In 2010, Jason began working at Peels restaurant where his food philosophy was again incorporated, and refined his skills and techniques that he had aquired. There, he created an in-house charcuterie program and a breakfast following rivaled by many.

In 2014, Jason joined the Tacombi team as the opening chef of Cafe el Presidente, and shortly thereafter was named the Executive chef for the company. Jason respectfully pays tribute to Mexican cuisine by highlighting traditional flavors and sourcing the best local and sustainable products available. He has accomplished this by maintaining his style of cooking, staying true to the idea that 'less is more.'

Jason resides In Maplewood, New Jersey with his wife and two daughters.

Recipe - Puerco Pueblan Estillo

Puerco Pueblan Estillo by Jason DeBriere

3-5 lb.  Boneless skinless pork shoulder

Tinga Braising Liquid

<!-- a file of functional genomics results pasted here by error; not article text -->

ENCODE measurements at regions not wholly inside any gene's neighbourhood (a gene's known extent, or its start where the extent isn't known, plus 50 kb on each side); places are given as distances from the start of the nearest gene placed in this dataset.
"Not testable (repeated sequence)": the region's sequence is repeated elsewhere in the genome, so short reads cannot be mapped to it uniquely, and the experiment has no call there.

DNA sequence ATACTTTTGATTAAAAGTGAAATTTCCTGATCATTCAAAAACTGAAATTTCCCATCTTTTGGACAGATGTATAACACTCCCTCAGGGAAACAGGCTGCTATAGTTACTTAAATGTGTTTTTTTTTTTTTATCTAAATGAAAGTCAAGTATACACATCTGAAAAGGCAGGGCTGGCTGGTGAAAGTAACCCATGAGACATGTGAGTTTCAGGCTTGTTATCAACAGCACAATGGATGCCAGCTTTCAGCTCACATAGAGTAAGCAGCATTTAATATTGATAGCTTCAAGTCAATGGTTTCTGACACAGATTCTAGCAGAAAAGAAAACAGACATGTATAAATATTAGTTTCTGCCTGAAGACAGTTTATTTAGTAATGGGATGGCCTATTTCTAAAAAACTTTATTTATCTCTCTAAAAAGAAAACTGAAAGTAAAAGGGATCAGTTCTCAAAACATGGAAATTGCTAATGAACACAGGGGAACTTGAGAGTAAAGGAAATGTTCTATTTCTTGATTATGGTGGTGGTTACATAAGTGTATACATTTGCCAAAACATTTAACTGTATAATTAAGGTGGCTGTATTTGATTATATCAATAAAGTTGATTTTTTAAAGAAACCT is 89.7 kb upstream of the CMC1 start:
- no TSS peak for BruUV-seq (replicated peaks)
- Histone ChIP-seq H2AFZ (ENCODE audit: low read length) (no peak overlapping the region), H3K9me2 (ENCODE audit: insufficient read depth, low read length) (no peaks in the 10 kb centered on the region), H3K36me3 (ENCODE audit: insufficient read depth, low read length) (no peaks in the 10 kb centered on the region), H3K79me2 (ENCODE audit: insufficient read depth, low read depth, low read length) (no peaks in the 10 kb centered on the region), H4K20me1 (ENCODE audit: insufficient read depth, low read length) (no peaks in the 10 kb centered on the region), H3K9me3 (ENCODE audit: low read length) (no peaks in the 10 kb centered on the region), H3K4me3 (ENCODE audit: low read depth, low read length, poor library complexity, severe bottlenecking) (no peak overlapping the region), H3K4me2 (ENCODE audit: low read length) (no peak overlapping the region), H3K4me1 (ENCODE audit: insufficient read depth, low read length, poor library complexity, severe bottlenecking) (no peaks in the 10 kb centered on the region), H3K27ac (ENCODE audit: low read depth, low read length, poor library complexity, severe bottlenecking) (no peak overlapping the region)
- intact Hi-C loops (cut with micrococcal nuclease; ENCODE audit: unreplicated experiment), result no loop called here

10 pcs. dry chile morita - toasted stemmed and seeded
a few ancho chiles - toasted stemmed and seeded
1 white onion
1 head of garlic
1 tsp cumin
4 cups chicken stock
salt to taste

Tinga Adobo (This will be used to dress the pork after it is roasted and pulled)
10pcs. dry morita chiles - toasted stemmed and seeded
5 pcs ancho chile - toasted stemmed and seeded
2 lbs. plum tomatoes, cut in half
1 white onion, quartered
1 poblano chiles, seeded
2 jalapeno chiles (use Serrano chiles if you like heat)
2 cups white vinegar - maybe a little more depending on the acidity of the tomatoes